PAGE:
Five Tips for Traveling with a Slipped Disc
If you’ve been diagnosed with a slipped disc, you’re probably less than thrilled about prospect of traveling by air. With its overly cramped quarters, narrow seating and limited opportunities to get up and walk around, air travel can be uncomfortable for anyone, and especially so for a person who is dealing with the discomfort of a slipped disc. The human spine is designed for motion, not to be confined for hours in an uncomfortable airplane seat.
One of the main things that makes flying so hard on the spine is the basic shape of an economy seat, which was clearly not created for traveler comfort. Instead, it was designed to allow the maximum number of seats to be crammed into an aircraft. Due in part to its C-shape, an economy seat simply lacks adequate support for the human body. After long flights, many passengers – even those with very healthy spines – find that they experience lingering neck, back or leg pain.
With that said, you’d needn’t resign yourself to several hours of misery if you have an upcoming flight. To fly more comfortably with a slipped disc, you should begin your preparations well in advance of your departure.
Traveling with a slipped disc
There are several proactive steps that you can take right now that will help you manage any discomfort from your slipped disc that might arise during your flight. For instance, here are five tips that many air travelers find helpful:
- Ask for an aisle seat – Because you won’t have to climb over your fellow passengers every time you want to get up, sitting in an aisle seat will make it easier for you to move around during your flight. You may want to tell the flight crew that you have a slipped disc and will need to walk the aisle occasionally (consider bringing a note from your physician).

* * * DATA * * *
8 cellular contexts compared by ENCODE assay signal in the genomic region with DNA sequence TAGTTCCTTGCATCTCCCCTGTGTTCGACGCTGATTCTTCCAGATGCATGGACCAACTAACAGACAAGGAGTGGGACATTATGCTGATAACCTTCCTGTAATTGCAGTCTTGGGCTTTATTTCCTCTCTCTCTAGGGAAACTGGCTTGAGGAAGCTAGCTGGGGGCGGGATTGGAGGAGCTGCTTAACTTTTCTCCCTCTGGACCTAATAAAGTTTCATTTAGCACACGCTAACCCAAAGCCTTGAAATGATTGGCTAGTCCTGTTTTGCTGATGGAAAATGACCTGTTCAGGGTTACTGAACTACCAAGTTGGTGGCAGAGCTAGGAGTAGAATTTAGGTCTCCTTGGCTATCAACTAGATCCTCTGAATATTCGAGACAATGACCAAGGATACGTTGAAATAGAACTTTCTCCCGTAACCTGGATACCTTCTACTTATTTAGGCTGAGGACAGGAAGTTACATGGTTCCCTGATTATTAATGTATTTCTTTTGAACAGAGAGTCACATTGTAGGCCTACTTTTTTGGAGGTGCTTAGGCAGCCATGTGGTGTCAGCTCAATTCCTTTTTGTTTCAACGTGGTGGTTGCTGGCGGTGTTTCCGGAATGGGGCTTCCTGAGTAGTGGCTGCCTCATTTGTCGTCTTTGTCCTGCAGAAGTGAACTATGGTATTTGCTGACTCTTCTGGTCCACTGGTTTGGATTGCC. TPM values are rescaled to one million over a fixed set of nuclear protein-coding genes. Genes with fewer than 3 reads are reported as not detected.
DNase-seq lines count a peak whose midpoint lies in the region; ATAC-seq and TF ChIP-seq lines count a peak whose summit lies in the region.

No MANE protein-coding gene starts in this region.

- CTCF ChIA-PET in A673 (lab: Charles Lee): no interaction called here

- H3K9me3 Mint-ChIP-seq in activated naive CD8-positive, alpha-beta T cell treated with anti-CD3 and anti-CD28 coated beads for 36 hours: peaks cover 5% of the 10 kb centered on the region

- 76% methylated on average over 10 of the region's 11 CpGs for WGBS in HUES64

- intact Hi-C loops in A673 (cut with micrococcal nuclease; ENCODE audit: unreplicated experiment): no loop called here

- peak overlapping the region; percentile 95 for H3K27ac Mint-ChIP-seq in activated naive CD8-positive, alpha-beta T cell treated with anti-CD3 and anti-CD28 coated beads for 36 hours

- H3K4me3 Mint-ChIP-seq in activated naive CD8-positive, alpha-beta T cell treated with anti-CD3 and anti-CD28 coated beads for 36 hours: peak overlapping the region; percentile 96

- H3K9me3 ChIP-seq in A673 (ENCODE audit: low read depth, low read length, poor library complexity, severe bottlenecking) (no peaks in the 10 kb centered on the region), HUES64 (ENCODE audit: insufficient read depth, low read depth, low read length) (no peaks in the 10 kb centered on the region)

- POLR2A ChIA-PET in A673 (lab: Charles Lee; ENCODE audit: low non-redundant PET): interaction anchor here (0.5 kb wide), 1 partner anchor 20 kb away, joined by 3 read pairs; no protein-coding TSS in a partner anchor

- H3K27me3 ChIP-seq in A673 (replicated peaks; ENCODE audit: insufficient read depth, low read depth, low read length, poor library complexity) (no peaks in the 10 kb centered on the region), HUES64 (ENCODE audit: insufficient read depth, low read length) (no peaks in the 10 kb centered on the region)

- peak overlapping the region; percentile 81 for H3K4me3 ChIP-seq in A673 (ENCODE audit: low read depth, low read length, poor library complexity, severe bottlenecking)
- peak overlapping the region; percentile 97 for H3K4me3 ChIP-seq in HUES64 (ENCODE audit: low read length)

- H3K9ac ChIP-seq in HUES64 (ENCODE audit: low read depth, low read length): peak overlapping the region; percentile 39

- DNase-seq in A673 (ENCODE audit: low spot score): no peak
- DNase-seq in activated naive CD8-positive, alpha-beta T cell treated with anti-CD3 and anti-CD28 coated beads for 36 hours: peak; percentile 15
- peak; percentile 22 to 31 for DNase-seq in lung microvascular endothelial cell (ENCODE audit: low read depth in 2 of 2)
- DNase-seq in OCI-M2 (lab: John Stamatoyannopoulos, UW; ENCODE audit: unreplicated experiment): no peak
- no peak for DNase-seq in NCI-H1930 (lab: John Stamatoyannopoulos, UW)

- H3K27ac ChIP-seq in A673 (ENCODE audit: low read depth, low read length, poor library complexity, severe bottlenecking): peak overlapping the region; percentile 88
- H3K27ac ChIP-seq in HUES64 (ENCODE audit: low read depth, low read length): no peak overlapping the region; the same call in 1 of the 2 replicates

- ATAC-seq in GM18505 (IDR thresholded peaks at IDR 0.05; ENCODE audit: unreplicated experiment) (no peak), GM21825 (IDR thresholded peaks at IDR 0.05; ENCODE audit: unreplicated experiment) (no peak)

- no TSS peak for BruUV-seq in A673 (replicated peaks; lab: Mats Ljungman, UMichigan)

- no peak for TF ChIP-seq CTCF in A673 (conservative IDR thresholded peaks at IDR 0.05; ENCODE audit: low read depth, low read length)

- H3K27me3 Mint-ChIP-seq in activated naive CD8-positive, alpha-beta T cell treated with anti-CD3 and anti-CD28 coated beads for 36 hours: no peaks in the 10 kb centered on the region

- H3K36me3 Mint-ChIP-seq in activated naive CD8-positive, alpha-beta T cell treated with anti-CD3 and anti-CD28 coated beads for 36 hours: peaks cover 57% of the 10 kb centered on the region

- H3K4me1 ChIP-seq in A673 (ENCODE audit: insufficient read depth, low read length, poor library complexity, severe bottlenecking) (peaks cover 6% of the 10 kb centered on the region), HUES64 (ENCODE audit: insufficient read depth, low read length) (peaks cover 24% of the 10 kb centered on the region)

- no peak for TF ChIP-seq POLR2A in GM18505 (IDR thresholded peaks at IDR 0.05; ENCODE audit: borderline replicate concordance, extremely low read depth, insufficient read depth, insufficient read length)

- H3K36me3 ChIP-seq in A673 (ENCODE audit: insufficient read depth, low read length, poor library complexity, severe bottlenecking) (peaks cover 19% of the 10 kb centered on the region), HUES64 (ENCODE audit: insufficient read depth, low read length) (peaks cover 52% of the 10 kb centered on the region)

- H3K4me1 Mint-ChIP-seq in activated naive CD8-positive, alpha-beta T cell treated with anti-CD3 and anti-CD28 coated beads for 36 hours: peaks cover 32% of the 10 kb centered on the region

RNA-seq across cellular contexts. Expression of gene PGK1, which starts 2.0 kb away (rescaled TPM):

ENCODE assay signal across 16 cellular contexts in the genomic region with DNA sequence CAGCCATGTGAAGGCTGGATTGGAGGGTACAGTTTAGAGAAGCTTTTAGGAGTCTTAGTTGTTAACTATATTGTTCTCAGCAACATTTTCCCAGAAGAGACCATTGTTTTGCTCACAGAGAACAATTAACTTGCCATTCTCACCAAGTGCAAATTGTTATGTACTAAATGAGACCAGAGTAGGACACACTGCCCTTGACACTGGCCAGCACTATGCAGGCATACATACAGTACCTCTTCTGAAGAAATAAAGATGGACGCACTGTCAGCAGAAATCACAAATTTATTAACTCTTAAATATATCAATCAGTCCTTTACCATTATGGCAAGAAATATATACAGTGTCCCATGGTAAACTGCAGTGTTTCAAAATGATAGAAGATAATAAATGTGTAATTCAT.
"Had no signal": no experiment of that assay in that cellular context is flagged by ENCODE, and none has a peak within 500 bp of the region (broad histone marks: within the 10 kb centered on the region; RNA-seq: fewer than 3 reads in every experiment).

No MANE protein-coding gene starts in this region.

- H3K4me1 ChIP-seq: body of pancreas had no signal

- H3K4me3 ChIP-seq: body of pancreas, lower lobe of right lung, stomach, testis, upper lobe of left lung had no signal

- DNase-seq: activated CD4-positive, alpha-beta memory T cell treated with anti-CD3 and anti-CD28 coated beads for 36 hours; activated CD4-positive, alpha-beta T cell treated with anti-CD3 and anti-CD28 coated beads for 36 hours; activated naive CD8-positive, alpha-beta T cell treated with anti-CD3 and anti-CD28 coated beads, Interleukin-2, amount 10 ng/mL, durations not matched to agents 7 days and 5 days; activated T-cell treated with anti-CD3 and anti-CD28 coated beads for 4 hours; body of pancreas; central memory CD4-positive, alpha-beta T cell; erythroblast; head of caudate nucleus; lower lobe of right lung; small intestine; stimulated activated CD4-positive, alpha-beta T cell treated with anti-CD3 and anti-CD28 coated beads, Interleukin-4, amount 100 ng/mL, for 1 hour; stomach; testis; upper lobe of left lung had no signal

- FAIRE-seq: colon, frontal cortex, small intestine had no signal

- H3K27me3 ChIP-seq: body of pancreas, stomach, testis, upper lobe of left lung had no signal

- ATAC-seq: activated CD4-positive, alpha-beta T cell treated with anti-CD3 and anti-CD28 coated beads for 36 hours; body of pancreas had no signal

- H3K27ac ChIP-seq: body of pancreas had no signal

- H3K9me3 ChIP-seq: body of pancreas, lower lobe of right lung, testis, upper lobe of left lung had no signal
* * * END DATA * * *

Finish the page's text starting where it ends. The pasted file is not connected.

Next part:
- Check the flight schedule – Try to find out when the plane is least likely to be full (this can vary by destination) and book your flight accordingly. Empty seats will make it easier for you to get comfortable, move around and access your belongings without twisting and straining your back.
- Support your neck and back – Place a travel pillow at the small of your back to help keep your spine straight. If your feet do not touch the floor when you are seated, rest your feet on a travel footrest so that you can keep your knees bent comfortably at a right angle.
- Bring hot and cold packs – Gel packs that can be repeatedly heated or frozen can be helpful for easing the pain and inflammation of a slipped disc. Keep in mind that you may need to present a note from your physician to airport security when your carry-on baggage is screened.
- Take over-the-counter pain relievers and anti-inflammatories – Medications can help you get through an uncomfortable flight. Just remember to take what you’ll need at least one hour before you expect your slipped disc pain to flare.
Laser Spine Institute
If you’d like to speak with our experienced medical team about treatment options for your slipped disc, contact Laser Spine Institute. We can provide information about our minimally invasive slipped disc surgery as well as a no-cost MRI review* to help you determine if you are a candidate.